How about a woman's prison (multiple security levels) with NO walls, in the middle of a residential area, next to an elementary school, in an outer ring suburb? And the neighbors don't mind.

                      As profiled by "The Daily Show":

                      http://www.thedailyshow.com/watch/tu...6/uncaged-heat

                      Comment


                      • #12
                        Originally posted by Nobody View Post
                        you mean a camera pointing at them isn't the same as a CO with a high powered rifle?
                        But it costs less



                        They tried to sell it to the union as "freeing up" officers to be on the ground to actually deal with inmates.

                        Even the union leaders didn't bite.................anyone who has done ANY time inside the walls of a prison with towers think the tower officers are next to god..........................and HOPE they get enough practice with the AR's...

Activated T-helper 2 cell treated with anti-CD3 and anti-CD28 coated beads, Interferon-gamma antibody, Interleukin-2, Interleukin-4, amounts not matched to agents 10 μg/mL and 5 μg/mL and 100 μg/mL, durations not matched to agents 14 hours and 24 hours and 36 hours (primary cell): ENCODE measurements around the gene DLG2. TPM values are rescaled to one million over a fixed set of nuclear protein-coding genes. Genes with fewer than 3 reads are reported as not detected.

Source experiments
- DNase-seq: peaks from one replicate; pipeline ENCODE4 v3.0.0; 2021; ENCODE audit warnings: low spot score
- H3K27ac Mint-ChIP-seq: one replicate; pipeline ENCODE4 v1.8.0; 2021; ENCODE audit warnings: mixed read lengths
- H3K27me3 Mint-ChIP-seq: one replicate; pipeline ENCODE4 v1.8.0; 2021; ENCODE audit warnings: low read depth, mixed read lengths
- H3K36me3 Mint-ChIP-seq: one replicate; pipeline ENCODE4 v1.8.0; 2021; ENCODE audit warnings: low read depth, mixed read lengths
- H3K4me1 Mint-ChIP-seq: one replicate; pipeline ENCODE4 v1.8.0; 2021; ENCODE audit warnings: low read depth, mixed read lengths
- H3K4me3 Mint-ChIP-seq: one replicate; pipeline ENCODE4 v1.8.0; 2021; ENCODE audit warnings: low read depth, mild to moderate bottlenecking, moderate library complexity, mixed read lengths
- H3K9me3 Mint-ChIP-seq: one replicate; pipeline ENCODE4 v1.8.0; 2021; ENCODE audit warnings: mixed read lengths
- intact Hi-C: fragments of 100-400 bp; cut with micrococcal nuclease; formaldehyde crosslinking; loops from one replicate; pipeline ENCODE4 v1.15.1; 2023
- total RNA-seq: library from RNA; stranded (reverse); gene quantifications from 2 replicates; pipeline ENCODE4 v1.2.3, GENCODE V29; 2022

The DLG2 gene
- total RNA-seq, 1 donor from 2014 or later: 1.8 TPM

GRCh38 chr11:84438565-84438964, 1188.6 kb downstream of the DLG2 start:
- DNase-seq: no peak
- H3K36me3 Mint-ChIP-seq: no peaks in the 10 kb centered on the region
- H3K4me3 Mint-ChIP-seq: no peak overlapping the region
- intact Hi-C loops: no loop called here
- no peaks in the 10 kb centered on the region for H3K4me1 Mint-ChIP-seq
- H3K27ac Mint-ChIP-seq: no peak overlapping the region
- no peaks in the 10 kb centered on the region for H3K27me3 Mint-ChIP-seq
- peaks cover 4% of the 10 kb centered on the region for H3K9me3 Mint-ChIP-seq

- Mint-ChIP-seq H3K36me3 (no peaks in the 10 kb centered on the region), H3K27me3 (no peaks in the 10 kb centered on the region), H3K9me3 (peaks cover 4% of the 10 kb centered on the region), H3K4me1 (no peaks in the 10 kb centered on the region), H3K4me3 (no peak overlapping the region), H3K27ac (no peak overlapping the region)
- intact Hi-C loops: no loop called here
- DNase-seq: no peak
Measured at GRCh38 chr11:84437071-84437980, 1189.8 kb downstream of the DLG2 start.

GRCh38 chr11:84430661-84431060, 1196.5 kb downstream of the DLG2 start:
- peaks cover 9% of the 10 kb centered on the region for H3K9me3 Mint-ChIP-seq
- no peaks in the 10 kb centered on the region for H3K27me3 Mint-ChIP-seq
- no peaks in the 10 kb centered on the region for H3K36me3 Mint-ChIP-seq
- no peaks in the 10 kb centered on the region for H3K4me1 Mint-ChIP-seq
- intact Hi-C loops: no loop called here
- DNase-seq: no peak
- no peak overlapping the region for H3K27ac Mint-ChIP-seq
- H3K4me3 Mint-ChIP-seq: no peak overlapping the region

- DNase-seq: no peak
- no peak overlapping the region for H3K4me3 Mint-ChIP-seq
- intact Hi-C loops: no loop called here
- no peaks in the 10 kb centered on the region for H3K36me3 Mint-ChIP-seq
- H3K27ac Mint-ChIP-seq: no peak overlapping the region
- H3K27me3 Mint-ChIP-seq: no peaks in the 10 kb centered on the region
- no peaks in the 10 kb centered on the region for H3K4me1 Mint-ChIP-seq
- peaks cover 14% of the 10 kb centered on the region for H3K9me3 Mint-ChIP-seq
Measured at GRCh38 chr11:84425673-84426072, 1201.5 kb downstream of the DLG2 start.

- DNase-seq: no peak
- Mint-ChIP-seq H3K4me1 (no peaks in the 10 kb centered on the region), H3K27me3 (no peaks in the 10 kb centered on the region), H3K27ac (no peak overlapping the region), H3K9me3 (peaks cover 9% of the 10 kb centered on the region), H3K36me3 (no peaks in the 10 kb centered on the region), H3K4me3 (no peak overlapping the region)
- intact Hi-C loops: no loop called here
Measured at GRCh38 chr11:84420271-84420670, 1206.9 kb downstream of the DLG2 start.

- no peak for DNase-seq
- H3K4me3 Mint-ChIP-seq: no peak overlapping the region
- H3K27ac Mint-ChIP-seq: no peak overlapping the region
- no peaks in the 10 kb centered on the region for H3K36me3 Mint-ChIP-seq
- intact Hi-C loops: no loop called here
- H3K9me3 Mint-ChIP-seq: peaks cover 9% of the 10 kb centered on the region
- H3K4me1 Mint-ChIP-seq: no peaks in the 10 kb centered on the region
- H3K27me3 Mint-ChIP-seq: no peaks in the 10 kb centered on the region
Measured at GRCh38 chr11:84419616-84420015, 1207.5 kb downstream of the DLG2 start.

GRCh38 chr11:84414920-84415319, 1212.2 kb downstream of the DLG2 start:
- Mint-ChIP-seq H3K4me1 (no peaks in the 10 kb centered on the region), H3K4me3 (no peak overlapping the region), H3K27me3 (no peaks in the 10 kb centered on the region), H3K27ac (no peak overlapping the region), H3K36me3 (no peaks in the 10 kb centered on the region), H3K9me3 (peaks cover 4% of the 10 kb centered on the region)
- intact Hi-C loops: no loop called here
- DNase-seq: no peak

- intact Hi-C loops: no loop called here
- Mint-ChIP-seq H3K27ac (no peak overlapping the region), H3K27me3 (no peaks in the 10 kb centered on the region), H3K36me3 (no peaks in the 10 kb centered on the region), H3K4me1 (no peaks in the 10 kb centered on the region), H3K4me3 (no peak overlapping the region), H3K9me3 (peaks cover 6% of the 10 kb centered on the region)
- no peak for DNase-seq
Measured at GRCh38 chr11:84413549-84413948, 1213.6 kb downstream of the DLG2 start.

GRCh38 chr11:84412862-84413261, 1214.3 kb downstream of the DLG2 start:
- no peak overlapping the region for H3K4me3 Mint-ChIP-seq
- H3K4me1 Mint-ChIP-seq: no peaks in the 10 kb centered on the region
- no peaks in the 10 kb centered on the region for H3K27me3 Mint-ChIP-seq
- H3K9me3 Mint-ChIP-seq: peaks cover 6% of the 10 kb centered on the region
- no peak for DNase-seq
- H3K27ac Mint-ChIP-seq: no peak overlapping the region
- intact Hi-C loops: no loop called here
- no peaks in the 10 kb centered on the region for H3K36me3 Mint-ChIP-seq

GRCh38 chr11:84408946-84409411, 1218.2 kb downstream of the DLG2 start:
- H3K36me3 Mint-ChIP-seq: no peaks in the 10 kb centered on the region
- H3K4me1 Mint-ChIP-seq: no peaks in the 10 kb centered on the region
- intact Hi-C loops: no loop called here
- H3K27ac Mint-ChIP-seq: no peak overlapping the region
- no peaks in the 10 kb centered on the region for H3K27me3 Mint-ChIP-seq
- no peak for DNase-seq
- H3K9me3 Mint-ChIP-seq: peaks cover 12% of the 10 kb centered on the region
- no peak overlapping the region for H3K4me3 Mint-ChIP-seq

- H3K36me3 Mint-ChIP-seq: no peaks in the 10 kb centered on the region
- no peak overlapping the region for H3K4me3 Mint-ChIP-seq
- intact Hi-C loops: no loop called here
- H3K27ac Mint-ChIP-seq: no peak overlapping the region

There are a couple at my instituiton that I hope NEVER have to fire to save me----------the chances of hitting me is too great Of course there might be a couple that would aim for me on purpose..........................but they are in Tarrant County
                        Since some people need to be told by notes in crayon .......Don't PM me with without prior permission. If you can't discuss the situation in the open forum ----it must not be that important

                        My new word for the day is FOCUS, when someone irritates you tell them to FOCUS

                        Comment


                        • #13
                          http://forums.officer.com/forums/sho...post23sd222286
                          Last edited by Nobody; 04-27-2010, 09:26 AM.

                          Comment


                          • #14
                            I've been in the yard twice when shots were fired (once posted in the yard, once just as I responded to the incident) and 3 or 4 times when cn was deployed.

                            I preferred the gas, but it took a few more minutes to gain control of the situations where as the crack of the AR made them hit the ground right away.

                            Our towers aren't going anywhere, they are dumping more money into modernizing them now.

                            Comment


                            • #15
                              I work at the newest prison in CA. We have perimeter towers, but they are unmanned. We have a LETHAL electrified fence. The towers are there for emergencies. We also have an armed officer who drives around the prison.

                              Comment